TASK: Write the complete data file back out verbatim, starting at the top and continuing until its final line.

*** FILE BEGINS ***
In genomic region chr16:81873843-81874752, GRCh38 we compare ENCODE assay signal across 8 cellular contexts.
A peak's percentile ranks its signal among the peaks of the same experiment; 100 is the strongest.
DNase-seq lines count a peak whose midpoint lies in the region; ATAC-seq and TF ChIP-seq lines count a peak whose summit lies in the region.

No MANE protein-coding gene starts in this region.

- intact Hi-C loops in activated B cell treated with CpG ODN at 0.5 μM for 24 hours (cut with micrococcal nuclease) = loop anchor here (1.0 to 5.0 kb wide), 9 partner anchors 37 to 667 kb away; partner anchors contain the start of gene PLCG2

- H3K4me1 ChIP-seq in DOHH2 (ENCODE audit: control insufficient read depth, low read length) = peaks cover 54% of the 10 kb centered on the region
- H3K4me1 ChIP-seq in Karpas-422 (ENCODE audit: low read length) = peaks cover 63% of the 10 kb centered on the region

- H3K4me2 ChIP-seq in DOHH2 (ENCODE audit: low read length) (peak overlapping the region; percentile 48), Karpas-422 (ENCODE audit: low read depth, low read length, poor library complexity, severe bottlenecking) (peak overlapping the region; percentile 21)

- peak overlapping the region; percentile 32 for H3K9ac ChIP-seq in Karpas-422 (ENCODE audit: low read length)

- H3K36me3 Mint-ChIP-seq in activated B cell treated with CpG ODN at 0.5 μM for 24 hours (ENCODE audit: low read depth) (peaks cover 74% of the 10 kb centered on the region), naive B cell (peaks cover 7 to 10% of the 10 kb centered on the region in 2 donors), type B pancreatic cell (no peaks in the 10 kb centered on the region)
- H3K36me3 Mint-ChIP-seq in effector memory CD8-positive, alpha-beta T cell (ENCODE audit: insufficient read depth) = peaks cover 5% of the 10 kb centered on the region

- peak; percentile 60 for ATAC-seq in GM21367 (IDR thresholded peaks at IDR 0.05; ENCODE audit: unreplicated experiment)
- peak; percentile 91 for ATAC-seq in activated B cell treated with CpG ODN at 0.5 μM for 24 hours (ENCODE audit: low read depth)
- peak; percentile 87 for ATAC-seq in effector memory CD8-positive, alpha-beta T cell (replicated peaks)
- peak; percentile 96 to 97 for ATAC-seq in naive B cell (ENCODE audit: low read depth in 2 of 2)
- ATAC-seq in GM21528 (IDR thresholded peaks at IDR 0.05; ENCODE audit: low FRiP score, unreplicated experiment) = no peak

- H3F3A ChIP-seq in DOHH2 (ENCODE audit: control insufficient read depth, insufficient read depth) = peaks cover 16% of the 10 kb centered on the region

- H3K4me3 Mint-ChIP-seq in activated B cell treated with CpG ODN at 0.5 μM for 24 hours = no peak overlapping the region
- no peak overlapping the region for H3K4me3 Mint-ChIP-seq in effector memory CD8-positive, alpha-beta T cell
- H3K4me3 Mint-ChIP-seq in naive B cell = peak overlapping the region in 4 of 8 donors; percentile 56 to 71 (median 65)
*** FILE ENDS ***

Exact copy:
In genomic region chr16:81873843-81874752, GRCh38 we compare ENCODE assay signal across 8 cellular contexts.
A peak's percentile ranks its signal among the peaks of the same experiment; 100 is the strongest.
DNase-seq lines count a peak whose midpoint lies in the region; ATAC-seq and TF ChIP-seq lines count a peak whose summit lies in the region.

No MANE protein-coding gene starts in this region.

- intact Hi-C loops in activated B cell treated with CpG ODN at 0.5 μM for 24 hours (cut with micrococcal nuclease) = loop anchor here (1.0 to 5.0 kb wide), 9 partner anchors 37 to 667 kb away; partner anchors contain the start of gene PLCG2

- H3K4me1 ChIP-seq in DOHH2 (ENCODE audit: control insufficient read depth, low read length) = peaks cover 54% of the 10 kb centered on the region
- H3K4me1 ChIP-seq in Karpas-422 (ENCODE audit: low read length) = peaks cover 63% of the 10 kb centered on the region

- H3K4me2 ChIP-seq in DOHH2 (ENCODE audit: low read length) (peak overlapping the region; percentile 48), Karpas-422 (ENCODE audit: low read depth, low read length, poor library complexity, severe bottlenecking) (peak overlapping the region; percentile 21)

- peak overlapping the region; percentile 32 for H3K9ac ChIP-seq in Karpas-422 (ENCODE audit: low read length)

- H3K36me3 Mint-ChIP-seq in activated B cell treated with CpG ODN at 0.5 μM for 24 hours (ENCODE audit: low read depth) (peaks cover 74% of the 10 kb centered on the region), naive B cell (peaks cover 7 to 10% of the 10 kb centered on the region in 2 donors), type B pancreatic cell (no peaks in the 10 kb centered on the region)
- H3K36me3 Mint-ChIP-seq in effector memory CD8-positive, alpha-beta T cell (ENCODE audit: insufficient read depth) = peaks cover 5% of the 10 kb centered on the region

- peak; percentile 60 for ATAC-seq in GM21367 (IDR thresholded peaks at IDR 0.05; ENCODE audit: unreplicated experiment)
- peak; percentile 91 for ATAC-seq in activated B cell treated with CpG ODN at 0.5 μM for 24 hours (ENCODE audit: low read depth)
- peak; percentile 87 for ATAC-seq in effector memory CD8-positive, alpha-beta T cell (replicated peaks)
- peak; percentile 96 to 97 for ATAC-seq in naive B cell (ENCODE audit: low read depth in 2 of 2)
- ATAC-seq in GM21528 (IDR thresholded peaks at IDR 0.05; ENCODE audit: low FRiP score, unreplicated experiment) = no peak

- H3F3A ChIP-seq in DOHH2 (ENCODE audit: control insufficient read depth, insufficient read depth) = peaks cover 16% of the 10 kb centered on the region

- H3K4me3 Mint-ChIP-seq in activated B cell treated with CpG ODN at 0.5 μM for 24 hours = no peak overlapping the region
- no peak overlapping the region for H3K4me3 Mint-ChIP-seq in effector memory CD8-positive, alpha-beta T cell
- H3K4me3 Mint-ChIP-seq in naive B cell = peak overlapping the region in 4 of 8 donors; percentile 56 to 71 (median 65)